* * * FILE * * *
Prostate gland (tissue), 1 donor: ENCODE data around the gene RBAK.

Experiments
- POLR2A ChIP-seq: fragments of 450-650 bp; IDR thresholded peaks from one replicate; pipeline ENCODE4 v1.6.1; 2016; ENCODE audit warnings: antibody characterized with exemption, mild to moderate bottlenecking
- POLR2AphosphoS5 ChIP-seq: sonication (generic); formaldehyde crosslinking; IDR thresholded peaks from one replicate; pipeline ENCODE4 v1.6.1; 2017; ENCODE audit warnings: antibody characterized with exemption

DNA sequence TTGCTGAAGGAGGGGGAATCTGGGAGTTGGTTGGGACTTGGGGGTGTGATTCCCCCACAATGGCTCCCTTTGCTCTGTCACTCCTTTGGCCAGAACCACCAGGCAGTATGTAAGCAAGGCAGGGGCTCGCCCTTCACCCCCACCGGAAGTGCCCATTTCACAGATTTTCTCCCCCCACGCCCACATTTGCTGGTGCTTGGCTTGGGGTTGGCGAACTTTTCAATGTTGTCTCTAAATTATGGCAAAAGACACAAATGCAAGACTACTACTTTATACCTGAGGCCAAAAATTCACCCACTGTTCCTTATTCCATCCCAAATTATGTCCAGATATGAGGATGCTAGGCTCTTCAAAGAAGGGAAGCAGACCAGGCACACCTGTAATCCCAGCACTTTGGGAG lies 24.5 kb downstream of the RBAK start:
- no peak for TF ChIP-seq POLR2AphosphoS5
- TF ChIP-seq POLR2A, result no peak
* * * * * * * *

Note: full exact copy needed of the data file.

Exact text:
Prostate gland (tissue), 1 donor: ENCODE data around the gene RBAK.

Experiments
- POLR2A ChIP-seq: fragments of 450-650 bp; IDR thresholded peaks from one replicate; pipeline ENCODE4 v1.6.1; 2016; ENCODE audit warnings: antibody characterized with exemption, mild to moderate bottlenecking
- POLR2AphosphoS5 ChIP-seq: sonication (generic); formaldehyde crosslinking; IDR thresholded peaks from one replicate; pipeline ENCODE4 v1.6.1; 2017; ENCODE audit warnings: antibody characterized with exemption

DNA sequence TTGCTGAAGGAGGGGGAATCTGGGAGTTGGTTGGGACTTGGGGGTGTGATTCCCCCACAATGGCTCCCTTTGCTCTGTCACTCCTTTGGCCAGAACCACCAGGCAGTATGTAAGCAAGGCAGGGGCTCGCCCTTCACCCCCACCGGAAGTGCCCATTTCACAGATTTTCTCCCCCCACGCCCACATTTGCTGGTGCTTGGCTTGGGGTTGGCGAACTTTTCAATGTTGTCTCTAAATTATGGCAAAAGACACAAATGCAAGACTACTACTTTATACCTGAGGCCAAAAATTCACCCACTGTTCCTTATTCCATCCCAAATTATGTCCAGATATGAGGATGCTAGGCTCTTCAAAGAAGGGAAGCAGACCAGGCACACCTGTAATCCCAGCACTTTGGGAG lies 24.5 kb downstream of the RBAK start:
- no peak for TF ChIP-seq POLR2AphosphoS5
- TF ChIP-seq POLR2A, result no peak